... for Ukulele
The Crane web site features mainly guitars, lutes, and ukuleles. So, we have to have a section of ukulele in this string corner. Among ukuleles, there is various types like 8 stringed, resonator, short scale length, long scale length, and even specially made ones. I will concentrate on soprano ukulele here, for I don't have enough space and time to deal with all the types.
[Soprano (standard) tuning]
[Concert tuning] g,c1,e1,a1/g1,c1,e1,a1
[Tenor tuning] G,c,e,a/g,c,e,a/g,c1,e1,a1/g1,c1,e1,a1
[Baritone tuning] D,G,B,e
[Others] Others, like 8 string uke etc., are omitted here.
The difference among the ukulele strings I often see at the shops are listed below. As expected, strings for soprano and concert ones usually are the same at many music stores. Namely, you will get either (1), (2), or (3) at a music store, when you ask a set of strings for ukulele. Fine, that's fine for ukulele.
Which means that "The same string set should be used for any of (1), (2), or (3)". Strings made by ghs go even further and say "this set can be used on soprano, concert, and tenor ukuleles." Well, these have almost an octave difference among them.
Fine, that's fine for ukulele
(1) a1,d1,f1#,b1: a regular set for soprano uke's in a soprano tuning.
(M600 by Martin, etc.)
(2) g1,c1,e1,a1: a set for soprano uke's in a concert
(Standard Set by Hilo Strings, etc.)
(3) g1,c1,e1,a1: a set for concert uke's
(Concert set by Hilo Strings, etc.)
(4) g,c1,e1,a1: Low G set for soprano or concert uke's.
(STANDARD & CONCERT-LOW G by Kamaka, etc.)
(5) g,c,e,a: a set for tenor uke's.
(6) G,c,e,a: Low G set for tenor uke's.
(7) d,G,B,e: a set for baritone uke's
(8) individual string for low G 4th: (a few found are using
strings for guitars)
There should be very little problem on using this set for a concert ukulele or with (2) tuning. Ukulele is an instrument with 4 single strings and there is little chance of a casual string selection causing damage on it, like cracks on the sound board. However, it is preferable to know how much tension the instrument is in and how the string selection makes a difference on its sounds. The soprano set taken as an example here is M600 by Martin. String gauge and tuning are noted on the package of each strings. So, their tension and equivalent fluorocarbon ones can be calculated based on the information. Some string sets use an average tension of as high as 3.8kg (15kg per set!).
A=440Hz, scale length 340mm, approx. 12.1kg/set
1st b1: 2.7kg, nylon 0.53mm or
fluorocarbon 0.41mm (6gauge)
2nd f1#: 3.5kg, nylon 0.81mm or fluorocarbon 0.62mm (14 gauge)
3rd d1 : 2.8kg, nylon 0.91mm or fluorocarbon 0.70mm (18gauge)
4th a1 : 3.1kg, nylon 0.64mm or fluorocarbon 0.493mm (8/10 gauge)
4th a: ProArte LightTension 4th : metal wound 0.71mm
4th a: ProArte Hardtension 4th : metal wound 0.76mm
Now, tension of the strings are calculated in case this soprano strings are directly used on concert uke's (assuming 400mm scale length, relatively long among various length). If the instrument is tuned a1, d1, f1#, and b1, the tension becomes higher. Due to the longer scale length, tension would be a little higher even with g1,c1,e1,a1 tuning. It will be even higher if metal wound string is used on 4th. Actually the total tension might be similar (about 12 kg) on concert uke's whose scale length is 360mm or 380mm. That's why the string can be shared among the different uke's. Because higher tension makes strings easier to go off tune, I tend to recommend (2) set to beginners when they are to use concert uke's. However, the strings they got the next day occasionally were ones specific for soprano uke's. Some shop personal did not have an idea on the difference. Fine that's fine for ukuleles.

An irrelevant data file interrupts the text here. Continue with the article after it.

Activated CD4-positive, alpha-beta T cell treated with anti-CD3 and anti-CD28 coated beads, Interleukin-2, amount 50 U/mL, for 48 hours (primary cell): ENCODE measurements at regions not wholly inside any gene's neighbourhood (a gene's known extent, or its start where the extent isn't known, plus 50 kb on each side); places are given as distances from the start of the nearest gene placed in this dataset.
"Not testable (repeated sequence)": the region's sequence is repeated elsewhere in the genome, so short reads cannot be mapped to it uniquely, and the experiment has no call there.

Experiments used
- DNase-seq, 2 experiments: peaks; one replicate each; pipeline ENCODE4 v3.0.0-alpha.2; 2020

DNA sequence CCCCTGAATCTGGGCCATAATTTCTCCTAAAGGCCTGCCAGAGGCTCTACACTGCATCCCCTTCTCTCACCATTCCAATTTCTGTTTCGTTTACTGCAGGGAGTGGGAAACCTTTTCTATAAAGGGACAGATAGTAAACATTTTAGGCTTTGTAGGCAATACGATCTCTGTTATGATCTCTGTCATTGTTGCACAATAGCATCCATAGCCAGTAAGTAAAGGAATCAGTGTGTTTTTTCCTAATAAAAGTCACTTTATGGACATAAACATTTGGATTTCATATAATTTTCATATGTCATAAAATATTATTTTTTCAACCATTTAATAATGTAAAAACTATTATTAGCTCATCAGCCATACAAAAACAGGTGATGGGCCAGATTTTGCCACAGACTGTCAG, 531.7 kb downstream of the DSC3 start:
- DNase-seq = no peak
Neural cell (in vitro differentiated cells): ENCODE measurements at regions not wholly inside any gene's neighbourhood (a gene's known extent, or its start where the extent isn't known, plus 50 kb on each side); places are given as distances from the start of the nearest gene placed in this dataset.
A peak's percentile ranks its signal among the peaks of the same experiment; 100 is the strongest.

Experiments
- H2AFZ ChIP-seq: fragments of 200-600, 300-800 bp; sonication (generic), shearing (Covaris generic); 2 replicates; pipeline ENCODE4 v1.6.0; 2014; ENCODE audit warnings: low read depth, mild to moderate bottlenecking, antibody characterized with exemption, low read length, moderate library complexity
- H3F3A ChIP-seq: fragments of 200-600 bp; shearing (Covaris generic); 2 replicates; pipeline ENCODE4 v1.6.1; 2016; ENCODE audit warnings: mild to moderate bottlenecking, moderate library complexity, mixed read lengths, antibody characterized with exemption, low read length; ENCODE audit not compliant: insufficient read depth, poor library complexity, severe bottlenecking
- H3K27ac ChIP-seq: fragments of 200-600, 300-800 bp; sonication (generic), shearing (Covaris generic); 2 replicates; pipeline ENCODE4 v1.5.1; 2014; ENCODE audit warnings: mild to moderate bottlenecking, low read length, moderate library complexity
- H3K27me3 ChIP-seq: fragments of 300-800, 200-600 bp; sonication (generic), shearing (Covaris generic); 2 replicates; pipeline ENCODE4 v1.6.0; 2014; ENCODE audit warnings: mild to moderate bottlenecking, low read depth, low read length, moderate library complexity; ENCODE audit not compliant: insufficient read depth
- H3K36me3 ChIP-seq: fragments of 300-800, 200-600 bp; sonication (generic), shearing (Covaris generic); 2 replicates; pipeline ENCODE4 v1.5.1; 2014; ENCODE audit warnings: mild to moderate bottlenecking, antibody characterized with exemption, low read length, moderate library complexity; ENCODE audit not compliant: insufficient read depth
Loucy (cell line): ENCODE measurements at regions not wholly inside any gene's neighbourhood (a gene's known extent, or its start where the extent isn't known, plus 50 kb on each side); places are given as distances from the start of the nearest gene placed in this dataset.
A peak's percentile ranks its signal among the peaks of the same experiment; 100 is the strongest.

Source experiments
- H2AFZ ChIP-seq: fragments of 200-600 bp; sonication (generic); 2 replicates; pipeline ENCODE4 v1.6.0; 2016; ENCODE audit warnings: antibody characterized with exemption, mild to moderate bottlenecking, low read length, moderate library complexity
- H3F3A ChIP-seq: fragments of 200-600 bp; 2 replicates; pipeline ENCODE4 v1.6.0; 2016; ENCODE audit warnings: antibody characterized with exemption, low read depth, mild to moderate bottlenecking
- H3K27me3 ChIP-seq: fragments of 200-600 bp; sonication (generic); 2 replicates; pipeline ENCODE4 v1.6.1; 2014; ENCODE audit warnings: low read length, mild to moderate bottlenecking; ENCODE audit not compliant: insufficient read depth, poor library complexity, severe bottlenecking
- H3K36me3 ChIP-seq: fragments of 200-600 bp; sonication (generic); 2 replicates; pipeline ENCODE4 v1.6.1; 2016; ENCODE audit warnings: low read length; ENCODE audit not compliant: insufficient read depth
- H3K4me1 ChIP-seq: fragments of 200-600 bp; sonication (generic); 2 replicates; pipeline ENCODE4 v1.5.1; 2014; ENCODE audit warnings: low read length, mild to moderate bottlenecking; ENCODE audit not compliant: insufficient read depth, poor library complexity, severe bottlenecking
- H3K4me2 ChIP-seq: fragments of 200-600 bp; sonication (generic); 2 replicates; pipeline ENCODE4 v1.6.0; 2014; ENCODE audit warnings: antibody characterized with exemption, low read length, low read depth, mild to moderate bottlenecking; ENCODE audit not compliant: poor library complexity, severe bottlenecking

A=440Hz, scale length 400mm, total tension about 13.2kg
1st a1: 2.9kg, Nylon
2nd e1: 3.8kg, Nylon 0.81mm
3rd c1: 3.1kg, Nylon 0.91mm
4th g1: 3.4kg, Nylon 0.64mm
Now, let's measure tension of the Standard Set by Hilo Strings. There might be a small error, due to them being a set of black nylon strings. Their package do not mention anything on tension or diameter of the strings and note only "which string this one is for". So, I have to measure the diameter of the strings with a micrometer, calculate their tension from the thickness, and find an equivalent fluorocarbon ones.
A=440Hz, scale length 340mm
1st a1: 3.2kg, Nylon 0.65mm or fluorocarbon 0.52mm (10 gauge)
2nd e1: 2.9kg, Nylon 0.83mm or fluorocarbon 0.66mm (16 gauge)
3rd c1: 2.6kg, Nylon 0.98mm or fluorocarbon 0.74mm (20 gauge)
4th g1: 3.0kg, Nylon 0.70mm or fluorocarbon 0.57mm (12 gauge)
(ProArte Light Tension for 4th: metal wound 0.71mm)
(ProArte Hard Tension for 4th: metal wound 0.76mm)
By the way, Mr Koichiro Tashiro, a professional ukulele player, told me that he is using the following Seaguar set on his. His soprano ukulele "style 1" by Martin, whose scale length is 348mm, is posted on his web site, Tassi Home Page. Professionals rarely reveal what they actually use on their instruments. So, I will post this with a lot of thanks to him. A combination of 8, 14, and 20 gauge actually is the one I use most often on 19th century guitars.
Tassi set (for soprano featuring Seaguar)
1st: 0.47mm, 8 gauge
Use ProArte hard tension 4th for low G tuning.
Extra: Proper way to buy ukulele strings.
(1) Go to any music store.
(2) Find a sales lady.
(3) Tell her "I want ukulele strings."
The important thing is, even when she asks an unexpected question like "Would you like low G?", you should just tell her "I want ukulele strings." without showing any hesitation. You should never discuss about the details and tell her "I want ukulele strings." repeatedly.
(4) In case she insists to know exactly what kind of strings you want, you should tell in serious and slightly louder voice "I want regular ukulele strings."
Fine, this is perfectly fine for ukulele.